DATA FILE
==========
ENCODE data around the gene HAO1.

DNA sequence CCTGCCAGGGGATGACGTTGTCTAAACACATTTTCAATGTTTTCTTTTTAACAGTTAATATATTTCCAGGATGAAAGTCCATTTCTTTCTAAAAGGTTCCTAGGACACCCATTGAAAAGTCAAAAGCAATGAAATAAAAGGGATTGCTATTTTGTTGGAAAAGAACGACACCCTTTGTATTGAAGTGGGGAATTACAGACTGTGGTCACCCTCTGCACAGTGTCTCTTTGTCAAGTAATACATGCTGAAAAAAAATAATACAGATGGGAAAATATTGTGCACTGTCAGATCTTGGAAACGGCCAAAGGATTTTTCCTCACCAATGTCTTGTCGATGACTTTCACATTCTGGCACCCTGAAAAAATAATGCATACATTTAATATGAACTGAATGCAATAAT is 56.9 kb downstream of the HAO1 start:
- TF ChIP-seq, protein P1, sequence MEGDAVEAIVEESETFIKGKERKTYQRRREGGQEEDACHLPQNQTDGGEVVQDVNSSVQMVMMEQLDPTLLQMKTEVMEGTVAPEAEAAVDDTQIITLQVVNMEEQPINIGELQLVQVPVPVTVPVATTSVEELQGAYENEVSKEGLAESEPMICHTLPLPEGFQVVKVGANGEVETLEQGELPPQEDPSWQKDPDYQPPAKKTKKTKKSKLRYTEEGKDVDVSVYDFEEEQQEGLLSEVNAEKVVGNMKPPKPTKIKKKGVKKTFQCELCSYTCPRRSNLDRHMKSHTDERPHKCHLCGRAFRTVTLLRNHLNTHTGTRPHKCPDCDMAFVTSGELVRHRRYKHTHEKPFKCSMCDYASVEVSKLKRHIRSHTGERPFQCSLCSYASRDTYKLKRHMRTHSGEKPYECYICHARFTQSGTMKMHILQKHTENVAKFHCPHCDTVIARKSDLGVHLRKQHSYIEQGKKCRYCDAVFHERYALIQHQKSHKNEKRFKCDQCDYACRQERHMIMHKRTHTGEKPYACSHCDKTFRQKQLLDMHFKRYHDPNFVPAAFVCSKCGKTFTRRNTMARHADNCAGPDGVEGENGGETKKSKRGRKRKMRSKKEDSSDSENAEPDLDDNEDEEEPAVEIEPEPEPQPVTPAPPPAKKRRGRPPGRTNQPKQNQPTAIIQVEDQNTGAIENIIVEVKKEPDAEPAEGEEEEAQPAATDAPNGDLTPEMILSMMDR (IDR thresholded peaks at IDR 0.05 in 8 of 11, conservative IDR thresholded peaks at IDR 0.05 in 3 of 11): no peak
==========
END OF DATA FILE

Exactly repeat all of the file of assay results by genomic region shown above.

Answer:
ENCODE data around the gene HAO1.

DNA sequence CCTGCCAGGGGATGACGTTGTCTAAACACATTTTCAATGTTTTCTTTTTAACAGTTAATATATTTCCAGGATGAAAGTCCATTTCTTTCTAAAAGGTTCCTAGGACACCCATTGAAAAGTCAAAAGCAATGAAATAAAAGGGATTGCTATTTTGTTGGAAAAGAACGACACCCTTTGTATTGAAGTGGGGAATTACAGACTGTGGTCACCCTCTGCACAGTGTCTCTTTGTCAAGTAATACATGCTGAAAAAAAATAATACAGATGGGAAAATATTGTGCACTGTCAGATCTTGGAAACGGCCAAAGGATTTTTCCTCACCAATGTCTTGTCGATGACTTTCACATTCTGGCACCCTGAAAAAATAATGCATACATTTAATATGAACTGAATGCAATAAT is 56.9 kb downstream of the HAO1 start:
- TF ChIP-seq, protein P1, sequence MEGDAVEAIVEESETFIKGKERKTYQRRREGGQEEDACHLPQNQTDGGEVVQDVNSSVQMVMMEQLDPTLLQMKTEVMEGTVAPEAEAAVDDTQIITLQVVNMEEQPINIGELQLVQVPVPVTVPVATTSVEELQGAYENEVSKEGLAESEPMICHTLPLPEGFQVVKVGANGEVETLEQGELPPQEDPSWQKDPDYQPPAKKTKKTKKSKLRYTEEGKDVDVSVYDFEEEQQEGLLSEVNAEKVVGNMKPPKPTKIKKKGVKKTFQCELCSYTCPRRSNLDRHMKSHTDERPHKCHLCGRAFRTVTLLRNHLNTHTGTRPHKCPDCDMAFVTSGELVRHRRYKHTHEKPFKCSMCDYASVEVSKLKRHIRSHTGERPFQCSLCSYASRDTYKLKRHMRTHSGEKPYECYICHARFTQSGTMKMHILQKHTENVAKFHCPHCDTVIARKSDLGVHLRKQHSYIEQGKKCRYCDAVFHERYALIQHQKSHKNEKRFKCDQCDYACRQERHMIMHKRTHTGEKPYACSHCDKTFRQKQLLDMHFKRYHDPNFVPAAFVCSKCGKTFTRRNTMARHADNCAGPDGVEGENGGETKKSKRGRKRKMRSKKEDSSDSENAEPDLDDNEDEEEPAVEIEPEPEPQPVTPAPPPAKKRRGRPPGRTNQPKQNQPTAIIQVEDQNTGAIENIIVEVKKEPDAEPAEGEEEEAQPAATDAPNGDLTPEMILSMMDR (IDR thresholded peaks at IDR 0.05 in 8 of 11, conservative IDR thresholded peaks at IDR 0.05 in 3 of 11): no peak